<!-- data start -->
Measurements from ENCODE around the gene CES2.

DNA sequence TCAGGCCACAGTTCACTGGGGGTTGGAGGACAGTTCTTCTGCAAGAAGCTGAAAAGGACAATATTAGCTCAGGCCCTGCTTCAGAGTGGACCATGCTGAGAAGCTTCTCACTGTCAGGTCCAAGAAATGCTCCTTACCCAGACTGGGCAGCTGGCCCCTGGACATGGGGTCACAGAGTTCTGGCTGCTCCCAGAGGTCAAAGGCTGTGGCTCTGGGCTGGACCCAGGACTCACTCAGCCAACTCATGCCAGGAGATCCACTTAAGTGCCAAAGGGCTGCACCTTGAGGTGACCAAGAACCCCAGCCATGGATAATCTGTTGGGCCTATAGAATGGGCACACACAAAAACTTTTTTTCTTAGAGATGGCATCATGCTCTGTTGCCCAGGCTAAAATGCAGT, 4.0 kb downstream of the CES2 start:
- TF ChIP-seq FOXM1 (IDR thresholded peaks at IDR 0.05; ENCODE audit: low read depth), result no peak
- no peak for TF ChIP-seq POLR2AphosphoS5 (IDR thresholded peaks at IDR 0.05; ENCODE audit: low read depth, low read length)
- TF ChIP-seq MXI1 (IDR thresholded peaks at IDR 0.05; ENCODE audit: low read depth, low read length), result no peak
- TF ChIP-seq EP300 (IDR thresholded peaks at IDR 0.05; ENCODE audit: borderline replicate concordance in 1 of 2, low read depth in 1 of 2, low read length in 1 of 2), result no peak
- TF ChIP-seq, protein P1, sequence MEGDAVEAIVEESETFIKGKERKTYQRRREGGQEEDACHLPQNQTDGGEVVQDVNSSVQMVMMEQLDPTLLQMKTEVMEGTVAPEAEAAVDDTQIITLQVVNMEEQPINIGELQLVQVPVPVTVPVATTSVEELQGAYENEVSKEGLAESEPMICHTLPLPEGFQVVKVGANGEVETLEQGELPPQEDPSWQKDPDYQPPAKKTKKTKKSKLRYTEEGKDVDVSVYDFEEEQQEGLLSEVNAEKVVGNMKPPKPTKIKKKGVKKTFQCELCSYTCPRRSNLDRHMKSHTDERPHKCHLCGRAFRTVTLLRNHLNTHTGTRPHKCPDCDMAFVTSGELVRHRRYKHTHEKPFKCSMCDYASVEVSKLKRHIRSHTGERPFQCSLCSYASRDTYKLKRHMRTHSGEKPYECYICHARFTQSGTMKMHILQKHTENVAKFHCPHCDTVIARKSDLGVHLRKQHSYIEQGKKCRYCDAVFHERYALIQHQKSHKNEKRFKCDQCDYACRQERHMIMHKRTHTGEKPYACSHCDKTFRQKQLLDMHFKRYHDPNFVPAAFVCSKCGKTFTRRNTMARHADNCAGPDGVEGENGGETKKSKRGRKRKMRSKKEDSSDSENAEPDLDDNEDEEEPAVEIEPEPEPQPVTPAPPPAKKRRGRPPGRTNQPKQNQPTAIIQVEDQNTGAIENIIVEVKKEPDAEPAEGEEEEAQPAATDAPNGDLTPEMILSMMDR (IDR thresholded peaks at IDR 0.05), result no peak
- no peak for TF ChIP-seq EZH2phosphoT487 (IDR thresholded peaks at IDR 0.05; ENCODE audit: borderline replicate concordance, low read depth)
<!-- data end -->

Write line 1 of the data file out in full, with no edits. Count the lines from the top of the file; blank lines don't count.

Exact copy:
Measurements from ENCODE around the gene CES2.